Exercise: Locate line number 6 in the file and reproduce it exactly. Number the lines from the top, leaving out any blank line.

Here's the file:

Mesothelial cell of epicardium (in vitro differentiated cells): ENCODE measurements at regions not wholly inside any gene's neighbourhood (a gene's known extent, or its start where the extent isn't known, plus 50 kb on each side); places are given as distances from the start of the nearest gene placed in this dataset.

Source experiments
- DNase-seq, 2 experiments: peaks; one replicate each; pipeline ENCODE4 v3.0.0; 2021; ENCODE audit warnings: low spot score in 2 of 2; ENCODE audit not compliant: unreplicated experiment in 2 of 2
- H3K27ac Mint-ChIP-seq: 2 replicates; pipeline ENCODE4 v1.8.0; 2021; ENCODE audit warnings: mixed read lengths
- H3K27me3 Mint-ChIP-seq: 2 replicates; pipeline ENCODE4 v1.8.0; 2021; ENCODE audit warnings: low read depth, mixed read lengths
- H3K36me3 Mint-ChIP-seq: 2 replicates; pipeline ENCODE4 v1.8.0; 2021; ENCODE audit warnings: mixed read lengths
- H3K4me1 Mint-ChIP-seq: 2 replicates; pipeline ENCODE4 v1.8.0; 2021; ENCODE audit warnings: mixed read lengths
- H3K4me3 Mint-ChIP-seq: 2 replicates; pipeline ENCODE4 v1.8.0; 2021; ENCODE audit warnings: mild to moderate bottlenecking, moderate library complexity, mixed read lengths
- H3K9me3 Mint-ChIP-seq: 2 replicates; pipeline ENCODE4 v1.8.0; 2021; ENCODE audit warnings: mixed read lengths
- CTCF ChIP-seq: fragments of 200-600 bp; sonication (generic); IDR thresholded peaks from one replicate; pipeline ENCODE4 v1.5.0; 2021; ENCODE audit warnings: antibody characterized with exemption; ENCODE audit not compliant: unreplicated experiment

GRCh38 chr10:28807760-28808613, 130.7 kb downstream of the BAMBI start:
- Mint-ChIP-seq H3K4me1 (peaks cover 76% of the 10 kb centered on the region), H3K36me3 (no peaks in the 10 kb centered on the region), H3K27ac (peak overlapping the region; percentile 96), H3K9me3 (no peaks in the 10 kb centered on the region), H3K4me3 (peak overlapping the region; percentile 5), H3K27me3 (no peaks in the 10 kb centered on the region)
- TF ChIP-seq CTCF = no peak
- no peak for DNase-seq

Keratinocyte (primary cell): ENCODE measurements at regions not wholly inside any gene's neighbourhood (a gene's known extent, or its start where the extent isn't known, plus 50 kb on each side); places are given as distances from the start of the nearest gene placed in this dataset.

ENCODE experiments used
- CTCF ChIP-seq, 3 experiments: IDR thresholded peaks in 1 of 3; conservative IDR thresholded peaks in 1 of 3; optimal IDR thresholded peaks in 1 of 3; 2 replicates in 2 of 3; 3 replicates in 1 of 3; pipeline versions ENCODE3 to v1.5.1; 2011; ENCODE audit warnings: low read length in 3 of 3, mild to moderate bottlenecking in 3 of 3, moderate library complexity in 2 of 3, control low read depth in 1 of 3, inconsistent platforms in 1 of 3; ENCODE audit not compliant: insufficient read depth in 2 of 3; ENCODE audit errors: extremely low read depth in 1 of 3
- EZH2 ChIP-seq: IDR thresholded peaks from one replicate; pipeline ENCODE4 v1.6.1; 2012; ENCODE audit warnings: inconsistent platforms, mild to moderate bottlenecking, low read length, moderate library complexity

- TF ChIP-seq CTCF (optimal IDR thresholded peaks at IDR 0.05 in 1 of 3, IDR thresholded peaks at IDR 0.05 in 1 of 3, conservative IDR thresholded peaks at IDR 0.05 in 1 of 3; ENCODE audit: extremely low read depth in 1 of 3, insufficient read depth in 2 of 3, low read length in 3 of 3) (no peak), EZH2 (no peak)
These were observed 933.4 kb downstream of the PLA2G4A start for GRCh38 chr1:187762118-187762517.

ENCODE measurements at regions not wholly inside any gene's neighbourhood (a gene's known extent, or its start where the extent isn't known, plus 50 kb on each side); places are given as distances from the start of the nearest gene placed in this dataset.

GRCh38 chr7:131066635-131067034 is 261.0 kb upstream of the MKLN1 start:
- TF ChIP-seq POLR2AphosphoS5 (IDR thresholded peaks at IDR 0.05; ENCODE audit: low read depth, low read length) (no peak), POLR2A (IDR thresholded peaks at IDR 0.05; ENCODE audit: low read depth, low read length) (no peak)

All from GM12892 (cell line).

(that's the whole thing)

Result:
- H3K36me3 Mint-ChIP-seq: 2 replicates; pipeline ENCODE4 v1.8.0; 2021; ENCODE audit warnings: mixed read lengths